Busting myths about our staple diet
The Hindu /Kaavya Pradeep Kumar/ July 9, 2012
Red, cream and black grains of rice stood in a neat row of earthen bowls, strung together and hung from the ceiling at the YMCA Hall here.
Handicraft items, cloth bags and sacks of rice were stocked in corners. Myriad varieties of rice, both indigenous and species from outside the State, were put on display at the Organic Rice Mela organised by Thanal, an NGO, along with Organic Bazaar and the Save our Rice Campaign.
The exhibition concluded on Sunday.
Apart from busting the myths about polished rice which is stripped off valuable nutrients leaving it only a source for starch and carbohydrate and promoting the traditional red rice that possessed medicinal properties, the mela that concluded on Sunday sought to highlight the use of hazardous pesticides.
The mela was organised as part of the launch of the Kerala-leg of the India for Safe Food Movement.
‘Missed call’ campaign
Posters on display at the mela and a ‘missed call’ petition campaign wherein people could register their complaints by giving a missed call to a particular phone number drew public attention to the fact that 67 pesticides that were banned in other countries for its severely hazardous properties were still being used in India.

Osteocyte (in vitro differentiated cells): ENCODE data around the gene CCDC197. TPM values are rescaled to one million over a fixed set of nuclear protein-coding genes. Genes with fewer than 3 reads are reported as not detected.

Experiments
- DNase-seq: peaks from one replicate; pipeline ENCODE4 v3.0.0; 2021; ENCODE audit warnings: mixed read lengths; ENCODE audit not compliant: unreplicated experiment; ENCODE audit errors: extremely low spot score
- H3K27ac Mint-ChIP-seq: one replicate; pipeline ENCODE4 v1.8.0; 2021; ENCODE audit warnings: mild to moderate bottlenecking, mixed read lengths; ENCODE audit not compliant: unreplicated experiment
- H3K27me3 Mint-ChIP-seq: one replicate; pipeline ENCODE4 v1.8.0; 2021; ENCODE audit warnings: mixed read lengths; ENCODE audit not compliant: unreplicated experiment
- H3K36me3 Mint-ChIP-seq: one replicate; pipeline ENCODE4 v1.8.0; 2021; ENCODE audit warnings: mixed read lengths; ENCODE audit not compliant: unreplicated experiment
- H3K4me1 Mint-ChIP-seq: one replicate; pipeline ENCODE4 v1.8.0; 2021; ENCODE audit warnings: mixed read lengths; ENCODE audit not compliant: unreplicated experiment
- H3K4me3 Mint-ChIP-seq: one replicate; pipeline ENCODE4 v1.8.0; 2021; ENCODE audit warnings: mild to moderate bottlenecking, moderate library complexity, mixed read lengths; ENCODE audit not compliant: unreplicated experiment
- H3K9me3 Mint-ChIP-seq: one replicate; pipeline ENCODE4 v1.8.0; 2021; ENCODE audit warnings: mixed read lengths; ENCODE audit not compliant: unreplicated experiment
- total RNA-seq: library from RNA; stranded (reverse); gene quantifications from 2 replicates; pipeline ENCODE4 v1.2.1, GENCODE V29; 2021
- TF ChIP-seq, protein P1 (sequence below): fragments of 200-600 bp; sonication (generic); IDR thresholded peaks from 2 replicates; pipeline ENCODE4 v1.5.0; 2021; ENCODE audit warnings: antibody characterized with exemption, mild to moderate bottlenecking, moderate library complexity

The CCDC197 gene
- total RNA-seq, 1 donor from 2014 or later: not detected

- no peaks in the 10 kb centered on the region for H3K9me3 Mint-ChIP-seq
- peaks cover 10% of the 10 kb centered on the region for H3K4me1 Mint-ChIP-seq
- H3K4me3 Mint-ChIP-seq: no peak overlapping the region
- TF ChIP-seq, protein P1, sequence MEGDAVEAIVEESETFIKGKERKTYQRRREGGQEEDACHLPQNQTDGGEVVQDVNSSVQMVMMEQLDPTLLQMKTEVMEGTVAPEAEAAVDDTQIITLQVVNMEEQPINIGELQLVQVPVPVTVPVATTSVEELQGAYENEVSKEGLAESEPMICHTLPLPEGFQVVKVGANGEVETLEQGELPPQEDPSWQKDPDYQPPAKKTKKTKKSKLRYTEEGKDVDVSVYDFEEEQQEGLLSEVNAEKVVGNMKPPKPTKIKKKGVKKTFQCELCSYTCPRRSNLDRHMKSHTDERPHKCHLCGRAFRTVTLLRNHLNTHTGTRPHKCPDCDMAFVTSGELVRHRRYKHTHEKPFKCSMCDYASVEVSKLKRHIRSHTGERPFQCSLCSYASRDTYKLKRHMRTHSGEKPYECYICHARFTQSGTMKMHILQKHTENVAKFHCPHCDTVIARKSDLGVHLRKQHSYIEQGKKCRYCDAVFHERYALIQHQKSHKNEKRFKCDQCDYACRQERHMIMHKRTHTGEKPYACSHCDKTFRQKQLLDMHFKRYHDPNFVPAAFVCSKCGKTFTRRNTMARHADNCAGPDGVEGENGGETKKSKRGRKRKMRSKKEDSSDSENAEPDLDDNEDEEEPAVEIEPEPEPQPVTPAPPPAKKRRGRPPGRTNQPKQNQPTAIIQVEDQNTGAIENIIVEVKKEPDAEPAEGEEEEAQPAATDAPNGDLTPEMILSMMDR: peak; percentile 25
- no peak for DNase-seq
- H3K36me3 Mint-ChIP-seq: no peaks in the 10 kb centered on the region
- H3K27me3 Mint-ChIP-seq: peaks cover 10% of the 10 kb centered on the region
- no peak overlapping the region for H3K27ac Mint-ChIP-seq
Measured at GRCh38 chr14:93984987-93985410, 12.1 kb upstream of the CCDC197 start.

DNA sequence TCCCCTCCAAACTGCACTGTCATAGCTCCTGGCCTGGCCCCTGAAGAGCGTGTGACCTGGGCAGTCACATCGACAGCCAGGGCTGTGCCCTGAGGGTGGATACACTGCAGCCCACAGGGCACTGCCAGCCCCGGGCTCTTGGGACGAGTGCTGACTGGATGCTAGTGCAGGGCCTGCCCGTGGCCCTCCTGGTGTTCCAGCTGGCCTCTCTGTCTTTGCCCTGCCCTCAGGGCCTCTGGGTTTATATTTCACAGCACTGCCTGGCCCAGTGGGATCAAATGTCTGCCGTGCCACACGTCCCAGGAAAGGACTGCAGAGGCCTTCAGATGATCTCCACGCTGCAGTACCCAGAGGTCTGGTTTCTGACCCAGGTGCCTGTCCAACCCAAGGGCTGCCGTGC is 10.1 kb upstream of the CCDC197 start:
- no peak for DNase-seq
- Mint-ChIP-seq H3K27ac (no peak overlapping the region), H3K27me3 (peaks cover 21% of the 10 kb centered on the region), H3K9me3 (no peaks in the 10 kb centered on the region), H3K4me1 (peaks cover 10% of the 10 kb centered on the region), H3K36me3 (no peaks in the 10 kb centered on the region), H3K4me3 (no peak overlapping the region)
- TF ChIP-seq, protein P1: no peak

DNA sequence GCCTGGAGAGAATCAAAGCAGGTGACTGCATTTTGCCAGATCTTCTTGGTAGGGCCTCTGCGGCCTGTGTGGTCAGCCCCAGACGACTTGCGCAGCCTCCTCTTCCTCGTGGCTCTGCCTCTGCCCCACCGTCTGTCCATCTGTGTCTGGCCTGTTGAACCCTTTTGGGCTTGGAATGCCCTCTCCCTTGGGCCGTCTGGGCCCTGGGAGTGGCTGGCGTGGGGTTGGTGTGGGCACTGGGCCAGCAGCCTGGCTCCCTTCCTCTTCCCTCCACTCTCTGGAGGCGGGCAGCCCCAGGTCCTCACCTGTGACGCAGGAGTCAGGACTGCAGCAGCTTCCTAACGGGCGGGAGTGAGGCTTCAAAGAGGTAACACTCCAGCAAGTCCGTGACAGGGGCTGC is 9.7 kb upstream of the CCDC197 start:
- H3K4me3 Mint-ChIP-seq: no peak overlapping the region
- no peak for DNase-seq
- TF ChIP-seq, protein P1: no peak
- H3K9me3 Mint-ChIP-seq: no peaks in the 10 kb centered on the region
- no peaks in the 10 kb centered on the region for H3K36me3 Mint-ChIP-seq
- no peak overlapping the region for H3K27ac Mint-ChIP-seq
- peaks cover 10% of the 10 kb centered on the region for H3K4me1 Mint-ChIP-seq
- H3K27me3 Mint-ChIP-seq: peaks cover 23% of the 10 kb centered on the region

Aamir Khan’s Satyameva Jayate in a recent episode highlighted the issue of the use of pesticides, pointing out that diseases such as cancer, heart ailments, diabetes and so on were on the rise because of the ingestion of food which were laced with pesticides and other chemicals during the processing stage. This raised public awareness, said R. Sridhar, a spokesperson at Thanal.
Posters on display at the mela proclaimed the dangers both farmers and consumers were subjected to due to the use of pesticides, calling attention to the indigenous varieties of paddy that were highly nutritious, stress-tolerant and had medicinal qualities.
“The response has been great, and we did not expect it to be so,” said Mr. Sridhar. “As we were run out of stock, we even had to order from the mills to satiate the overwhelming demand.”
The mela also offered customers the option to book their year-long supply of organic red rice, an endeavor that ensured the livelihood of farmers and distribution of safe and healthy rice. “Close to 50 bookings was made and this is just the start,” said Mr. Sridhar.
“We held hour-long discussions with the customers who turned up and it is wonderful to see the genuine interest to learn about a crop that is integral to our daily diet.”